Telemedicine and the PCP Cliff

November 30, 2012
91 Views

Everyone on Capitol Hill seems focused on the so-called “fiscal cliff” – January 1st.  Not on the radar, though, is the rapidly approaching cliff involving primary care physicians, PCPs.

Everyone on Capitol Hill seems focused on the so-called “fiscal cliff” – January 1st.  Not on the radar, though, is the rapidly approaching cliff involving primary care physicians, PCPs.

According to a new study in the Annals of Family Medicine, when the ball drops in Times Square at midnight on New Year’s Eve 2024, the United States will have a shortage of 52,000 primary care physicians.  That sounds like a long way off – 12 years – but it takes at least four years to finish med school and one or two years to complete a residency.

The federal government and even some state governments are trying to entice med school students to consider primary care as a career, but once they’ve spent hundreds of thousands of dollars to get their medical degrees, most set their sights on the more lucrative specialties.  When you study the financials you can see why.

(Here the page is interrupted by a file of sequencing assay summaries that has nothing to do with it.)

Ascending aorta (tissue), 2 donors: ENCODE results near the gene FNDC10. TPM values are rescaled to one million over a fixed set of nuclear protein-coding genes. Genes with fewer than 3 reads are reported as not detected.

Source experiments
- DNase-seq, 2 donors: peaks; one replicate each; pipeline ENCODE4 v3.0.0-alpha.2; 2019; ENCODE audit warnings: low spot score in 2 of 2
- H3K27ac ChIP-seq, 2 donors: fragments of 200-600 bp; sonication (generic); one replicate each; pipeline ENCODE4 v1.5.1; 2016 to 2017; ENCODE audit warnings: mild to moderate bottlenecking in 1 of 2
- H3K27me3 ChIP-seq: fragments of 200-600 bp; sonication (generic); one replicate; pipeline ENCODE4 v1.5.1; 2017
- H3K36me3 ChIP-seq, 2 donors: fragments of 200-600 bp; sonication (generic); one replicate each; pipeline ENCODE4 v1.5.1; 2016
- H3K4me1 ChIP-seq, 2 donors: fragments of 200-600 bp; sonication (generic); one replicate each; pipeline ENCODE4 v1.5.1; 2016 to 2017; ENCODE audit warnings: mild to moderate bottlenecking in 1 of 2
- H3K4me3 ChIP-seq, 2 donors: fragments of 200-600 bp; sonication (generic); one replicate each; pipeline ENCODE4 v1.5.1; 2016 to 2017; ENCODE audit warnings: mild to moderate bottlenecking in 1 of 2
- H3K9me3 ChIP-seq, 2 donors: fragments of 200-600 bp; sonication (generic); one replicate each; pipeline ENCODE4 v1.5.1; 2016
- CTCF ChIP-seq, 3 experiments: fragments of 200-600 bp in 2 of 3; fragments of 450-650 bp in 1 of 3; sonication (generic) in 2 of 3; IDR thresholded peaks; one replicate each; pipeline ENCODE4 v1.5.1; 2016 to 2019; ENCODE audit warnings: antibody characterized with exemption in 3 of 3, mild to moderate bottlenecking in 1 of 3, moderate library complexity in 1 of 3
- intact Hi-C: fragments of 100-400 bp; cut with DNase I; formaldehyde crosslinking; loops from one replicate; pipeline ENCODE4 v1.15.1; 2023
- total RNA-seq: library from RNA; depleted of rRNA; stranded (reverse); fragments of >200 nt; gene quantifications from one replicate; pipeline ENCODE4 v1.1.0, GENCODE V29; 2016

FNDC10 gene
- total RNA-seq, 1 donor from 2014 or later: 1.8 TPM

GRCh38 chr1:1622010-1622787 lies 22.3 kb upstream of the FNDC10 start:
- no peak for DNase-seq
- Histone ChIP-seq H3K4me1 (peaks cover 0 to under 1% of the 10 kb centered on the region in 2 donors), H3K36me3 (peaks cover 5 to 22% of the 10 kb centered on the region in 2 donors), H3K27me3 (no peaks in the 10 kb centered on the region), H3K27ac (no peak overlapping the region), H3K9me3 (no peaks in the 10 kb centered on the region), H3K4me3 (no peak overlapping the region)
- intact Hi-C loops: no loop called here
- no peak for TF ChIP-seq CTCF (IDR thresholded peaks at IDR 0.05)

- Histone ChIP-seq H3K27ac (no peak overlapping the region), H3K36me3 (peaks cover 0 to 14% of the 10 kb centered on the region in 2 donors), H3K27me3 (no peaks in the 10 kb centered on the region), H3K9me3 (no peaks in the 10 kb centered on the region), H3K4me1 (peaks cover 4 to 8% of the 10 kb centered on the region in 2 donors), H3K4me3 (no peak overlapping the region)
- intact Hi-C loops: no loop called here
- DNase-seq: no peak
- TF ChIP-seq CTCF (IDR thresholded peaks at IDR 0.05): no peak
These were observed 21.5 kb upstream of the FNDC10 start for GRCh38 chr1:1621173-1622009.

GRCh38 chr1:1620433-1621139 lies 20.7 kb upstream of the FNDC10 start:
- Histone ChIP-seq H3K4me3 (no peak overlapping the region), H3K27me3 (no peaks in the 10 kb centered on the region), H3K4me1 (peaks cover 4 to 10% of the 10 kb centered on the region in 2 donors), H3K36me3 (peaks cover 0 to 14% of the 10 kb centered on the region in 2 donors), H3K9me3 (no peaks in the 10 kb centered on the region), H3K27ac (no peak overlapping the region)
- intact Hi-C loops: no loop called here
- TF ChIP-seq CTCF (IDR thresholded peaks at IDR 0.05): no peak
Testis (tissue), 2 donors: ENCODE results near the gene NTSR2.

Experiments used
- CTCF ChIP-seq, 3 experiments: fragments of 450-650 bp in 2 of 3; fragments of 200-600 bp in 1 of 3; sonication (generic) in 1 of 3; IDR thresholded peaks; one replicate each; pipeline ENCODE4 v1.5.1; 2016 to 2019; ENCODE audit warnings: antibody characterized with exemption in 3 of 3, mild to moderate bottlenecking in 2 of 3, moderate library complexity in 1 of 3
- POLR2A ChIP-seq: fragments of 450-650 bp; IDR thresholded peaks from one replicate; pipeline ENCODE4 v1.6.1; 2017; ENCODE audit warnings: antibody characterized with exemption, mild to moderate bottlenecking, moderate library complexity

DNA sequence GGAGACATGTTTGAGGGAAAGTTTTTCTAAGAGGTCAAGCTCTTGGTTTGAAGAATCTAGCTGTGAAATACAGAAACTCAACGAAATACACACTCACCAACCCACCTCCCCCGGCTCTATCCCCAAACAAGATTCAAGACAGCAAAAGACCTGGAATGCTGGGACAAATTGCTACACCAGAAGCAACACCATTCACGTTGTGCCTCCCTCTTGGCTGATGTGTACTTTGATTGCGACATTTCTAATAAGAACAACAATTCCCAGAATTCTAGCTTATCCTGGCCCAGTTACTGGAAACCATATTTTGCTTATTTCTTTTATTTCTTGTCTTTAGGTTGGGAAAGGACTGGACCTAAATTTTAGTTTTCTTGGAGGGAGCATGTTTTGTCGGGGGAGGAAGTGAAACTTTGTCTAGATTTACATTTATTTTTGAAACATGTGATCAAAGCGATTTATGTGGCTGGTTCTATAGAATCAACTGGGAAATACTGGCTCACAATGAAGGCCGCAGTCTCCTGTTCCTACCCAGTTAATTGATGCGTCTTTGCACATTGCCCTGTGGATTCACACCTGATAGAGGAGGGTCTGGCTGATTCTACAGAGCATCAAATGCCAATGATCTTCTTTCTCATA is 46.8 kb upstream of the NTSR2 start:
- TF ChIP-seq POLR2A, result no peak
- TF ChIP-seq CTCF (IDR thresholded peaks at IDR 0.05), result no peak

An Academic Medicine study suggests the benchmark for whether a newly trained physician can make it in primary care is a college loan debt of $160,000 or less.  Sounds like a lot, but nearly one in four 2011 graduates of private medical schools owed more than $250,000 the day they wore their caps and gowns.

Medical Economics reports these young docs will probably have to “live in a low-cost area or engage in some type of nonstandard loan repayment plan to avoid incurring additional debt in the decade after graduation.”  Now there’s something to look forward to!

The Centers for Medicare & Medicaid Services has typically dragged its bureaucratic feet.  Recent articles including one online at FierceHealthCare report CMS finally decided to increase Medicare reimbursements to family doctors and internists next year.  I’m wondering if it’s too little, too late, for that aspect of primary care.  A lot of doctors have talked about refusing new Medicare patients, and some have followed through on their threat.

Perhaps the momentum pushing us toward the edge of the PCP cliff can be slowed, but I doubt it can be stopped.  We must use the available tools that can make healthcare accessible.  Even in a future where PCPs are as scarce as Buffalo nickels, telemedicine can help keep costs in check while extending physician practices.  We have the proven technology.  Can we get the attention of decision-makers in time?

 

 

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